Students age 14 and older can obtain community service hours and help preserve the Barrington’s natural environment by participating in the new Student Stewardship Team launched by the Barrington Land Conservation Trust.
The opportunity was introduced in April at Barrington High School in coordination with a student-led group, Barrington Environmental Establishment (BEE). Members of the Barrington High School Interact Club and Environmental Science Club also attended.
All high school age students are welcome to participate, regardless of what school you attend.
To learn more, email Cindy Elder, Executive Director of the Barrington Land Conservation Trust, at email@example.com.
“We’d like to create more ways for people in Barrington, especially students, to get involved with the environment,” said freshman Siddharth “Sid” Gupta, a co-founder of BEE. “Climate change is one of the most pressing issues of our time, and we can make the biggest impact if everyone gets involved.”
The Land Trust received $850 in seed funding to establish the Student Stewardship Team from the New England Grassroots Environment Fund, with a goal of creating meaningful pathways for youth to work together on environmental issues.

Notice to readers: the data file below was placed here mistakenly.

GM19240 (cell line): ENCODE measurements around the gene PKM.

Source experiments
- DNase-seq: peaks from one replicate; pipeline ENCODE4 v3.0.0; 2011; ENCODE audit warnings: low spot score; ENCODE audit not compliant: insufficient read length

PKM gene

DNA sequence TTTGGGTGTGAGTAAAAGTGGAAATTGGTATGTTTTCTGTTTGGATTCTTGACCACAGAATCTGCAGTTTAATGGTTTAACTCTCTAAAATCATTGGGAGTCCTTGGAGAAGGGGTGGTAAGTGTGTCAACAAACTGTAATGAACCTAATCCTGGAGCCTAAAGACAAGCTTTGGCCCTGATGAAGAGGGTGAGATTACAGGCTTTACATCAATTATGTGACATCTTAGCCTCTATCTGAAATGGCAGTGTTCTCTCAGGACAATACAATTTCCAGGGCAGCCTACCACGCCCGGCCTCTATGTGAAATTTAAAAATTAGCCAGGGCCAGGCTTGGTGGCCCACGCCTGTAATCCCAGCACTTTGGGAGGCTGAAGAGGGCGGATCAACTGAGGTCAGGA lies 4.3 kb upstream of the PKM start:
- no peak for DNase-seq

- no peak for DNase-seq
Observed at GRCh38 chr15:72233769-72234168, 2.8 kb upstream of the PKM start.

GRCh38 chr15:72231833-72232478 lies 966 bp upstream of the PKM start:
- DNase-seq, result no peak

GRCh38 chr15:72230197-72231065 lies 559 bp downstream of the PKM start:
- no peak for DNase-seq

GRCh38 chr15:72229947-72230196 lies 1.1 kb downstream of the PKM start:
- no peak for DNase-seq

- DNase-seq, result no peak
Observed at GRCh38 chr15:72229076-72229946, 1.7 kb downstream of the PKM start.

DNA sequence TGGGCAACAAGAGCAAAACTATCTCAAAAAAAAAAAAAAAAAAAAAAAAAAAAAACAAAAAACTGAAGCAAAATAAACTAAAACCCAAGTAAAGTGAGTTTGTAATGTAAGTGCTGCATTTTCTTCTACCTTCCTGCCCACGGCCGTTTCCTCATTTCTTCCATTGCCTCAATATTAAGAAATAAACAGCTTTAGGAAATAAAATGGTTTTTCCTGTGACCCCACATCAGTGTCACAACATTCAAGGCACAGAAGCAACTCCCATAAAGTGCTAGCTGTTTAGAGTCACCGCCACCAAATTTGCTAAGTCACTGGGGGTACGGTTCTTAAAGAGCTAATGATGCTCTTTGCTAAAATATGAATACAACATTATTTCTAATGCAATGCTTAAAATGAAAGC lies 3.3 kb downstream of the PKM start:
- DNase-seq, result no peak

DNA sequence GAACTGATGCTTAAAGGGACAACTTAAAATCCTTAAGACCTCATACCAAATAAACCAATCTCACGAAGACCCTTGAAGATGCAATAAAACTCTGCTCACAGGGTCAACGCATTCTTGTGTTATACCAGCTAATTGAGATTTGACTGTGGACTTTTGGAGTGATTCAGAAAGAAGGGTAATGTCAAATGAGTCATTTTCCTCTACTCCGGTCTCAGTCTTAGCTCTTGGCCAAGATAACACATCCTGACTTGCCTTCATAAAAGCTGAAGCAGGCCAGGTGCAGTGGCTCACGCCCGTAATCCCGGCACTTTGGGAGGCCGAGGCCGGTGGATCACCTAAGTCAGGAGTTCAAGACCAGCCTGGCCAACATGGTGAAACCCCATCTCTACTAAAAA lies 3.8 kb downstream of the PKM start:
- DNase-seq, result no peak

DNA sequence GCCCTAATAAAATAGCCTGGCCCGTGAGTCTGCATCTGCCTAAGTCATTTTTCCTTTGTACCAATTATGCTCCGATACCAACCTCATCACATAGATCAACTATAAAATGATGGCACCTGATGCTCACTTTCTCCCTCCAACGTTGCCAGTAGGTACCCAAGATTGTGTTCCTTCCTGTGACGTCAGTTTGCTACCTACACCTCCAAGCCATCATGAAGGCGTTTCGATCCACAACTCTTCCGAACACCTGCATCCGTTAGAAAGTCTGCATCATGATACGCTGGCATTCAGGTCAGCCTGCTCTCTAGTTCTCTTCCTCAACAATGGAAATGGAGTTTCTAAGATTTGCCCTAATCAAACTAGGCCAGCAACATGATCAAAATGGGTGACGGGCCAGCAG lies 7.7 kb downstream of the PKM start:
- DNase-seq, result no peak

Depending on the students’ interest and the time of year, volunteer work may involve outdoor experiences such as trail maintenance, clean ups, planting, and special projects involved in the maintenance of Land Trust properties. Students can also contribute their skills in photography, film making, graphic design, writing for publications or social media, research, and other activities.
“It is vital for young people to advocate for environmental issues, as it is not only the earth they are preserving, but their future,” said BHS sophomore Emma Pautz, a co-founder of BEE.
The Land Trust will provide experienced adult supervision; no power tools will be used. Work opportunities will be scheduled with consideration for student schedules, including activities on weekends and school vacations.
“The only way we can tackle problems such as climate change is to get together as a community,” said BHS sophomore Abigail “Abby” Goblick, a co-founder of BEE.
The Barrington Land Conservation Trust, a nonprofit organization founded in 1979, owns nearly 300 acres of open space in Barrington. Land Trust volunteers care for these properties and also assist the Town in caring for town-owned conservation land, including Osamequin Nature Preserve and St. Andrews Farm.
For more information on the Barrington Land Conservation Trust, visit www.blct.org.